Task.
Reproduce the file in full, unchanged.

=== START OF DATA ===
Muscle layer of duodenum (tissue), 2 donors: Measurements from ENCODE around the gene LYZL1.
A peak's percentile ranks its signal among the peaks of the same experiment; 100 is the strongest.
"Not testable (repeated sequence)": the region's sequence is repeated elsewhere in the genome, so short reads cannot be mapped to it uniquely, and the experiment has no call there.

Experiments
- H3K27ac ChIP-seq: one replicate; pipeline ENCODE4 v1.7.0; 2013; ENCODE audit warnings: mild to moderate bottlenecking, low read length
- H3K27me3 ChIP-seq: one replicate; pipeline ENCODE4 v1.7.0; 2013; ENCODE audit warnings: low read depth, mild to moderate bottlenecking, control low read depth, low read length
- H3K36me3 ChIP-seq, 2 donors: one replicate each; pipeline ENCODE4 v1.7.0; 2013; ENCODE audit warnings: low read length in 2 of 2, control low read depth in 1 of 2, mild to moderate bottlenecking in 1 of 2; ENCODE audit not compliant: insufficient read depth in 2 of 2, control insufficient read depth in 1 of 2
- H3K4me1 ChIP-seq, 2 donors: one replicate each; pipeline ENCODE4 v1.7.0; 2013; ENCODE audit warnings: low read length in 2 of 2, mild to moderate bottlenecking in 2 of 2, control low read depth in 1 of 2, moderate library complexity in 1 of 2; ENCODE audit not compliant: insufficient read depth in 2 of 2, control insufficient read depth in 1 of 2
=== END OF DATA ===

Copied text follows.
Muscle layer of duodenum (tissue), 2 donors: Measurements from ENCODE around the gene LYZL1.
A peak's percentile ranks its signal among the peaks of the same experiment; 100 is the strongest.
"Not testable (repeated sequence)": the region's sequence is repeated elsewhere in the genome, so short reads cannot be mapped to it uniquely, and the experiment has no call there.

Experiments
- H3K27ac ChIP-seq: one replicate; pipeline ENCODE4 v1.7.0; 2013; ENCODE audit warnings: mild to moderate bottlenecking, low read length
- H3K27me3 ChIP-seq: one replicate; pipeline ENCODE4 v1.7.0; 2013; ENCODE audit warnings: low read depth, mild to moderate bottlenecking, control low read depth, low read length
- H3K36me3 ChIP-seq, 2 donors: one replicate each; pipeline ENCODE4 v1.7.0; 2013; ENCODE audit warnings: low read length in 2 of 2, control low read depth in 1 of 2, mild to moderate bottlenecking in 1 of 2; ENCODE audit not compliant: insufficient read depth in 2 of 2, control insufficient read depth in 1 of 2
- H3K4me1 ChIP-seq, 2 donors: one replicate each; pipeline ENCODE4 v1.7.0; 2013; ENCODE audit warnings: low read length in 2 of 2, mild to moderate bottlenecking in 2 of 2, control low read depth in 1 of 2, moderate library complexity in 1 of 2; ENCODE audit not compliant: insufficient read depth in 2 of 2, control insufficient read depth in 1 of 2